Date: 2015–12
  4. By: D.T. Frazier; G.M. Martin; C.P. Robert; J. Rousseau
    Abstract: Approximate Bayesian computation (ABC) is becoming an accepted tool for statistical analysis in models with intractable likelihoods. With the initial focus being primarily on the practical import of ABC, exploration of its formal statistical properties has begun to attract more attention. In this paper we consider the asymptotic behaviour of the posterior obtained from ABC and the ensuing posterior mean. We give general results on: (i) the rate of concentration of the ABC posterior on sets containing the true parameter (vector); (ii) the limiting shape of the posterior; and (iii) the asymptotic distribution of the ABC posterior mean. These results hold under given rates for the tolerance used within ABC, mild regularity conditions on the summary statistics, and a condition linked to identification of the true parameters. Important implication of the theoretical results for practitioners of ABC are highlighted.
    Keywords: asymptotic properties, Bayesian inference, Bernstein-von Mises theorem, consistency, likelihood-free methods
    JEL: C11 C15 C18
    Date: 2016
  5. By: Francisco Blasques (VU University Amsterdam, the Netherlands); Paolo Gorgi (VU University Amsterdam, the Netherlands; University of Padua, Italy); Siem Jan Koopman (VU University Amsterdam, the Netherlands; Aarhus University, Denmark); Olivier Wintenberger (University of Copenhagen, Denmark; Sorbonne Universités, UPMC University Paris 06, France)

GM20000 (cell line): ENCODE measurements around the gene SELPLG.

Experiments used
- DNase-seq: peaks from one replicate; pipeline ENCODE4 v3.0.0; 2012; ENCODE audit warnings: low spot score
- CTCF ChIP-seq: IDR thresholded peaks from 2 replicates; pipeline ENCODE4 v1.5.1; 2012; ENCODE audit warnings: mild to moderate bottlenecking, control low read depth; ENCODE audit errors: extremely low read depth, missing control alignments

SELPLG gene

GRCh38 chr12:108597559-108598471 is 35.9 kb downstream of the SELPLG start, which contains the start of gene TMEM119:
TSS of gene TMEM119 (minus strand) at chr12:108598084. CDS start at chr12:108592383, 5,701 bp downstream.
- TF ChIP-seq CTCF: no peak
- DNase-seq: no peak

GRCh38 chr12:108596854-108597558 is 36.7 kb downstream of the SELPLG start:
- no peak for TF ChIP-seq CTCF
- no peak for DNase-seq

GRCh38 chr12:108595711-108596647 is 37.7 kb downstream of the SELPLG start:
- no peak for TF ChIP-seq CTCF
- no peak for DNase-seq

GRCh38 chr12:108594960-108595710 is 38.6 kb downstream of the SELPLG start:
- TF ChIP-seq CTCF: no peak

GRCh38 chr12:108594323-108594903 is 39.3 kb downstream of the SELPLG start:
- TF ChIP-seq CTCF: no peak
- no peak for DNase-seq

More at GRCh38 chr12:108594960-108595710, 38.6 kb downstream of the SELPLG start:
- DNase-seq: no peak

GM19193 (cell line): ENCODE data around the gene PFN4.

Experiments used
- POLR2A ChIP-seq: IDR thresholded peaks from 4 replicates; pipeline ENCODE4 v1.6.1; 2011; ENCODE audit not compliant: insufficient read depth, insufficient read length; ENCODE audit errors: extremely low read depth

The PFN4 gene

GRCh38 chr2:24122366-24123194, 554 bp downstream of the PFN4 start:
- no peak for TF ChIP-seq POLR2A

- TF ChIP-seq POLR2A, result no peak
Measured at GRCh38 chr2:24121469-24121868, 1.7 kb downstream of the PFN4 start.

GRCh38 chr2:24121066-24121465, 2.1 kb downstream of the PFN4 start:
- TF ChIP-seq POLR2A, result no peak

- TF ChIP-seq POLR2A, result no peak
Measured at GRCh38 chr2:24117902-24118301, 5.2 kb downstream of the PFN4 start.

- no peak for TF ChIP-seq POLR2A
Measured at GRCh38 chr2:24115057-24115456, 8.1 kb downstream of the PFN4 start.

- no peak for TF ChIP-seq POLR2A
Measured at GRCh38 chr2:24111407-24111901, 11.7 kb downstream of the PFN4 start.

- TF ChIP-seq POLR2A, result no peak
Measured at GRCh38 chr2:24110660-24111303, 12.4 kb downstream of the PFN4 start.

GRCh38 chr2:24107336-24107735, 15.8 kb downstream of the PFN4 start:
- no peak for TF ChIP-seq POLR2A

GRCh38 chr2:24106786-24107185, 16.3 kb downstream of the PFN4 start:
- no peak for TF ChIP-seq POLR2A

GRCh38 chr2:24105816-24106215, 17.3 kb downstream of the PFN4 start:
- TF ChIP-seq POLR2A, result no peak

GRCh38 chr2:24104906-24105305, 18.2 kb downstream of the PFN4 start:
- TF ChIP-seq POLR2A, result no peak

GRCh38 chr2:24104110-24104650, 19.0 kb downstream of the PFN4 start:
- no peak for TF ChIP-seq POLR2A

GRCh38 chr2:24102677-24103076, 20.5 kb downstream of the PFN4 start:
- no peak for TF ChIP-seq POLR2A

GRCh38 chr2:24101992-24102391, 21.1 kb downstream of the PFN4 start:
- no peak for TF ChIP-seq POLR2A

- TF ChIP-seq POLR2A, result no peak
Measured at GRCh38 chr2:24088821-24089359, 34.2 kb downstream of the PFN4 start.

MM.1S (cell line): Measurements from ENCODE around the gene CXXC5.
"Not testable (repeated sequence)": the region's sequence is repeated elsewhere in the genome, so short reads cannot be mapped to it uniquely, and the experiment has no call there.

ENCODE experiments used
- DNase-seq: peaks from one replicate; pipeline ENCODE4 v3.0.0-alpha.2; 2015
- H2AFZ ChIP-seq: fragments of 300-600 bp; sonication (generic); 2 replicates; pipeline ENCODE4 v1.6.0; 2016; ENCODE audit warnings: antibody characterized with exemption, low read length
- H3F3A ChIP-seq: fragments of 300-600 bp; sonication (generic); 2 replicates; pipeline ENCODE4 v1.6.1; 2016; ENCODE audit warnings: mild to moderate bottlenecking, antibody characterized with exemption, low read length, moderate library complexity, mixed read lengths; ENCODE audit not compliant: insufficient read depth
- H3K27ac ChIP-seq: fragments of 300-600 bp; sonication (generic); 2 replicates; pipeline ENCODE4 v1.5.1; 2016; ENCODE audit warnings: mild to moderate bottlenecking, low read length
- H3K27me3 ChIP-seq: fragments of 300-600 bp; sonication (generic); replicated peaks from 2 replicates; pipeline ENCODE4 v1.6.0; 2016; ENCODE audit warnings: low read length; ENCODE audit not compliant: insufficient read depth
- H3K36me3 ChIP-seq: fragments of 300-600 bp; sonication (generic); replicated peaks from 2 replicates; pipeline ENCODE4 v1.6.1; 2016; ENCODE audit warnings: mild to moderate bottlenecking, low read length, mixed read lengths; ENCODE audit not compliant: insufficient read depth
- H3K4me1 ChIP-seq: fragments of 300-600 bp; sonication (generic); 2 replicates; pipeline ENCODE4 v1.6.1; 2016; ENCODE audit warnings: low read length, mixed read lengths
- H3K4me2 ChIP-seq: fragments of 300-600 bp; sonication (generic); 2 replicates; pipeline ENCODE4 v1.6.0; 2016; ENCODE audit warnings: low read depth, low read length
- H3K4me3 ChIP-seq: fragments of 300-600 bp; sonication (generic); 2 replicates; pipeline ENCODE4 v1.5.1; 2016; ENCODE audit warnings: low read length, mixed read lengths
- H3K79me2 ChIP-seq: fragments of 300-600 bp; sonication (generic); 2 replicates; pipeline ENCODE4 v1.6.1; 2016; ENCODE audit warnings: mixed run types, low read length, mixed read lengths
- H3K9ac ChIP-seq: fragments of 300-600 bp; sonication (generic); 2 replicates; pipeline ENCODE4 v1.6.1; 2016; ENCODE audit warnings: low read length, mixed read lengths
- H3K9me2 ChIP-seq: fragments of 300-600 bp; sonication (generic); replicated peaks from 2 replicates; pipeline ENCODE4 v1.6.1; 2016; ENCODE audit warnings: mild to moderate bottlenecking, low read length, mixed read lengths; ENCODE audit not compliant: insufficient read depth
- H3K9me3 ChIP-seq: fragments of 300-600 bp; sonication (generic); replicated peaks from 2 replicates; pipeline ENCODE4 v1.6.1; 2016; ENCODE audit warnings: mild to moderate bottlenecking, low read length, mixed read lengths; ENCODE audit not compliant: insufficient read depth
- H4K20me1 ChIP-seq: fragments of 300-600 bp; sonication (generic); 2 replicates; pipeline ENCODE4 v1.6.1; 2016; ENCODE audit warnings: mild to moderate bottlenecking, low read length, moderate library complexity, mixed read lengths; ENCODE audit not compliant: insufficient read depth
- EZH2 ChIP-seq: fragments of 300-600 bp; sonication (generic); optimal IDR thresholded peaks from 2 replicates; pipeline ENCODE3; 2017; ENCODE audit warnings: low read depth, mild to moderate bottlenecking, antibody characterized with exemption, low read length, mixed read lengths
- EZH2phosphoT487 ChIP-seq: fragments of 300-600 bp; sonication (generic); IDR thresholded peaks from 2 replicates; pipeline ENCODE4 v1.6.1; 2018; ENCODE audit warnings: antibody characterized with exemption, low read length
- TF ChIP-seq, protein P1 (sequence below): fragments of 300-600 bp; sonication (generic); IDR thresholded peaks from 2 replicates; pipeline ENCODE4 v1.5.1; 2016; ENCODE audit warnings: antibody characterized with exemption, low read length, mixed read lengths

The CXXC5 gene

Abstract: Invertibility conditions for observation-driven time series models often fail to be guaranteed in empirical applications. As a result, the asymptotic theory of maximum likelihood and quasi-maximum likelihood estimators may be compromised. We derive considerably weaker conditions that can be used in practice to ensure the consistency of the maximum likelihood estimator for a wide class of observation-driven time series models. Our consistency results hold for both correctly specified and misspecified models. The practical relevance of the theory is highlighted in a set of empirical examples. We further obtain an asymptotic test and confidence bounds for the unfeasible “true” invertibility region of the parameter space.
    Keywords: consistency; invertibility; maximum likelihood estimation; observation-driven models; stochastic recurrence equations
    JEL: C13 C32 C58
    Date: 2016–10–06
  6. By: Yuta Kurose (Department of Mathematical Sciences, Kwansei Gakuin University); Yasuhiro Omori (Faculty of Economics, The University of Tokyo)